So, let's wade into the cryptic opinion.
1. Jacoby had an accounting degree and a law degree.
2. He had a short stint with a major accounting firm doing financial audit (not tax) work. In 1987, he joined Twenty-First Securities Corp., a major player in the sophisticated tax strategy market. He focused on strategies for high net worth individuals and large companies. The strategies he sold were developed by others in the firm or outside the firm. During the 9 years he worked there, he earned between $5 and $6 million. Obviously, he learned enough about the working of the strategies to sell them to others. (JAT comment: One example of a strategy developed by Twenty-First Securities is the strategy blessed blasted by the Tax Court and then blessed by the Fifth Circuit in Compaq Computer Corp. v. Commissioner, 113 T.C. 214 (1999), rev’d 277 F.3d 778 (5th Cir. 2002); I have no idea whether Jacoby worked on that strategy, but that strategy was apparently in-house while he was with First Securities.
3. In 1996, Jacoby joined Diversified Group Inc. ("DGI"), a tax shelter boutique run by James Haber. DGI and Haber were major players in the bullshit tax shelter market. See also e.g., Ironbridge v. Commissioner, T.C. Memo. 2012-158 (noting that, "Although he has not been indicted or tried, the principal of petitioners, James Haber, believes he was one of the persons involved in the criminal investigation.Mr. Haber stated during deposition testimony that he believes he became a potential “target” of the criminal investigation around “2002 or 2003;" lot more history there, but not developed in the Jacoby opinion, so I pass for now). The Jacoby opinion says that Jacoby was interviewed in the criminal investigation, agreed to extend the statute of limitations for criminal prosecution, but was never prosecuted. (Haber was never prosecuted either.)
4. Jacoby's arrangement with DGI was a joint venture agreement ("JVA") with Jacoby's company, SMD Capital Corp. ("SMD"), through which he would get 50% of the net profits from business he brought to DGI.
5. Among DGI's offerings of bullshit tax strategies was a transaction commonly called a "Midco transaction." I won't get into the details of the Midco transaction (see for this blog's entries on it, here) suffice it to say that it was a multi-party transaction designed to rip off the corporate level tax from the federal fisc and share it among the parties structuring it. The Jacoby opinion cites another Tax Court opinion, Cullifer v. Commissioner, T.C. Memo. 2014-208, for a more-in-depth discussion of the Midco transaction. So, Jacoby asked Haber whether he (Jacoby) could use a Midco transaction to solve the problem of the tax on SMD's receivables due from DGI. (This would apparently generate a corporate level tax as well as a shareholder level tax; Midco addresses the corporate level tax.)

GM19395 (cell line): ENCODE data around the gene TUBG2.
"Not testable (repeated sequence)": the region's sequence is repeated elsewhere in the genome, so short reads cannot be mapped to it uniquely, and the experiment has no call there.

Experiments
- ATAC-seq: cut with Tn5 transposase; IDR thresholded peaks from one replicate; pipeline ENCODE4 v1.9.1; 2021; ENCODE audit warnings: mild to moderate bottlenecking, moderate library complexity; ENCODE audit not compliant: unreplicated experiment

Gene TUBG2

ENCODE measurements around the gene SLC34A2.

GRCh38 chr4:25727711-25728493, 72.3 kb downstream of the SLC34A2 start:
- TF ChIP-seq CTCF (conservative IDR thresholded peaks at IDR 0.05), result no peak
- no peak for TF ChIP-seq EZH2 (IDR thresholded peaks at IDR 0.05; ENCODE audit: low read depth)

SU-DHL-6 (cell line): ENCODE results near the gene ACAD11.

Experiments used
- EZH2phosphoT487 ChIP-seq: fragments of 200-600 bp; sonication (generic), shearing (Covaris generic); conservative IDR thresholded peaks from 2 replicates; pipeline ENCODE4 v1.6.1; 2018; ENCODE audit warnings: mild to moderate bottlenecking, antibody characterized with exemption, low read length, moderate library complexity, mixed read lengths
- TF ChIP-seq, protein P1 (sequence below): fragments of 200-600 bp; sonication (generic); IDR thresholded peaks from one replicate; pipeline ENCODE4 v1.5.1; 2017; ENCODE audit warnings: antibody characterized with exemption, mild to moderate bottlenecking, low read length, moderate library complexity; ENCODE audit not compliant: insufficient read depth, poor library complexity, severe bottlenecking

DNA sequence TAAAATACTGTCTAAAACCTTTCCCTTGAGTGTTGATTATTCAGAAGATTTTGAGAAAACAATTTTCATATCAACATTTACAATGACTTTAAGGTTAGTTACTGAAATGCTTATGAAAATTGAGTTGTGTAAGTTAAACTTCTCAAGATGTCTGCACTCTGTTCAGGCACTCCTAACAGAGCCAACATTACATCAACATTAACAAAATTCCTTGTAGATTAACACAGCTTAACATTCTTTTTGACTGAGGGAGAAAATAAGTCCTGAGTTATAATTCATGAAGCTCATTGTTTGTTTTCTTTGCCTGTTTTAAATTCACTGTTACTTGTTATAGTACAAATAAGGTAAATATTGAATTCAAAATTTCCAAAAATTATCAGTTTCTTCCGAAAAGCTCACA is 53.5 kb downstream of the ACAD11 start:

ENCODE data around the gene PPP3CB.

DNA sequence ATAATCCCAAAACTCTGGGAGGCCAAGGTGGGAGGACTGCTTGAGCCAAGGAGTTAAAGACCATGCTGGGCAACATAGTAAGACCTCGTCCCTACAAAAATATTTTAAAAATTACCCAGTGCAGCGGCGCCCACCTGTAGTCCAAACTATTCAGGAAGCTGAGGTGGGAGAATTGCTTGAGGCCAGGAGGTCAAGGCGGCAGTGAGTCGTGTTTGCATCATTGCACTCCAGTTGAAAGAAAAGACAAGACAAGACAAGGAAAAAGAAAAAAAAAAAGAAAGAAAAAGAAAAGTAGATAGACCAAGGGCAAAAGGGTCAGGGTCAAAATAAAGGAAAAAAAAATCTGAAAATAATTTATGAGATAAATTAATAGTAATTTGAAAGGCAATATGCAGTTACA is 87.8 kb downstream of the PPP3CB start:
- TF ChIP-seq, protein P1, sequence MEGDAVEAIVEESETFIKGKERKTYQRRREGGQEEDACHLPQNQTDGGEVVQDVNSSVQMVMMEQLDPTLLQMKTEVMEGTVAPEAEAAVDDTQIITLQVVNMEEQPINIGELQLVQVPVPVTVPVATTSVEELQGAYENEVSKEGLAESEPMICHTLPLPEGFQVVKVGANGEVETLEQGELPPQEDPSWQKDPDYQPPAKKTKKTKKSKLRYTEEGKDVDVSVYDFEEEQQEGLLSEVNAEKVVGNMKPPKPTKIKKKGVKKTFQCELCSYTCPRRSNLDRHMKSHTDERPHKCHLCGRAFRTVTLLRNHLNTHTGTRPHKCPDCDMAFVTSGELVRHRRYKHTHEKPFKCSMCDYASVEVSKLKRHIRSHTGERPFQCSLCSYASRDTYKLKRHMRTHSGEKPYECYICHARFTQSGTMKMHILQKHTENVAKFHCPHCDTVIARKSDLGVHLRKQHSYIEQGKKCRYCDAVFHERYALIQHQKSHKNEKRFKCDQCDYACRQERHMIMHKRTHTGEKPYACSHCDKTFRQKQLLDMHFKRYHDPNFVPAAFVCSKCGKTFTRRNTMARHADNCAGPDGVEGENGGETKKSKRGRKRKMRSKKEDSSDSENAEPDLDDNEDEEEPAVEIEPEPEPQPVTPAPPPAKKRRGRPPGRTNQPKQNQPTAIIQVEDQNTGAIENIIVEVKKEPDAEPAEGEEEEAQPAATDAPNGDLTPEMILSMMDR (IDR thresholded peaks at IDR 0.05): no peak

6. Jacoby then implemented the Midco transaction. At the end of the day, Jacoby ended up with most of the financial benefit of the assets of SMD and Jewish Communal Fund got $292,039. The Midco transaction is designed to shaft the Government for the corporation's tax liability, but the opinion does not develop that feature. At a minimum, of course, Jacoby had a personal tax liability for the cash he ended up with.
7. Jacoby then sought to shelter his individual level tax with another bullshit tax shelter -- a variation on Son-of-Boss / Helmer. Basically, that shelter produces cost-free tax benefits that most courts hold sophisticated investors would know are too good to be true. (The latter is not in the Jacoby opinion, but readers of this blog have seen that conclusion by courts and me over and over.)